Welsh people don't often get much to cheer about. And yet we do - often. It's a small country, but a noisy one.

When it comes to football, there has been precious little to shout about since 1958, when a certain Pelé put a hole in our hopes in the knockout stage. Prior to that, the team's campaign had been consistent, though far from glorious. Three low-scoring draws resulted in a play-off against Hungary, fresh from thrashing Mexico 4-0 just two days earlier. A narrow victory saw us through, but not for long.

In 2014, the Football Association of Wales (FAW) came across the border to speak to Designroom Sport, a South-London creative agency. With the opportunity of upcoming qualifiers for a far-off European championship in 2016, the FAW needed to create excitement and drive engagement with fans. The agency was tasked with building an integrated campaign and a new positioning to lead all communications around a simple message.

The message's origin was created long before, in 1951, when the FAW asked for a redesign of their badge. The result was the addition of a motto: Gorau Cwarae Cyd Chwarae, or 'Team Play is the Best Play.' But it was time for a new interpretation: the altogether more streamlined, 'Together. Stronger.'

'The campaign had to be born out of a genuine connection to the Welsh Team,' said Ian Davis, FAW's Commercial and Marketing director. This meant the whole team, with the initial shots taking in the entire squad including Under 21s, Disability, and Women's teams, alongside a couple of fans.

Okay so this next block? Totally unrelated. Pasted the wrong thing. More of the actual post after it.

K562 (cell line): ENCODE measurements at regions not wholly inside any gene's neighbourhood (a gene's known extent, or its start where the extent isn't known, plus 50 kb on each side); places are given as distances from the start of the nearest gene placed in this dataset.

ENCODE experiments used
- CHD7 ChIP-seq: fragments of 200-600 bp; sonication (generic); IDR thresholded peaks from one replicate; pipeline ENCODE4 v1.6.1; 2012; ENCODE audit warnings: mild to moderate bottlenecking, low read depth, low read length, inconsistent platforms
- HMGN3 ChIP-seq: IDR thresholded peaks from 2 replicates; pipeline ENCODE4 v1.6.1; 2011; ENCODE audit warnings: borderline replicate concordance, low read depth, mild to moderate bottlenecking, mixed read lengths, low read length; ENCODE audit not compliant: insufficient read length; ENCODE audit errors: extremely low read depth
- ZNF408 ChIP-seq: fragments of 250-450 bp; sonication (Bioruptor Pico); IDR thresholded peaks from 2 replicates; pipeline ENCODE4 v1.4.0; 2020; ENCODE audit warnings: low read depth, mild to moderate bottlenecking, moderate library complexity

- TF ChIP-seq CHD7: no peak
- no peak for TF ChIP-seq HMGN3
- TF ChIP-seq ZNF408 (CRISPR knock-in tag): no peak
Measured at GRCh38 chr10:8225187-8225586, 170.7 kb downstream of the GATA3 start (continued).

A year on from the May launch, the campaign had generated compelling effectiveness metrics.

  • Facebook followers increased 467%,
  • Twitter followers increased 120%,
  • tournament ticket sales increased 360%

Critically, a new relationship had formed between the team and their fans - fans who had endured near-constant disappointment on the international stage.

Moreover, the message achieved something more than just 'buy-in': it became a culture among the squad, sprayed across the team's hotels and training grounds. The connection and message brought the team together; Wales were more than the sum of their parts. On the 20th October, 2015, Wales qualified for their first international tournament since the summer of '58.

When a message becomes a philosophy, no briefing is needed. The players took on the message themselves, tagging #TogetherStronger after each update. Fans used the tag when discussing matches. And then Rhys:

Tonight, Wales face Portugal; Bale faces Ronaldo.

This shouldn't be happening.

As one pundit put described them, Wales are 'a Dog & Duck Sunday league side,' up against the big boys. Whatever happens, these guys are heroes whether they win or lose. Communication between players and fans has been constant: supporters feel they stand with the team, and the team feels the nation behind them. It is rare that a brand's communication can be so simple, and can mean so much to so many people; but as the team have lived it, so have the fans.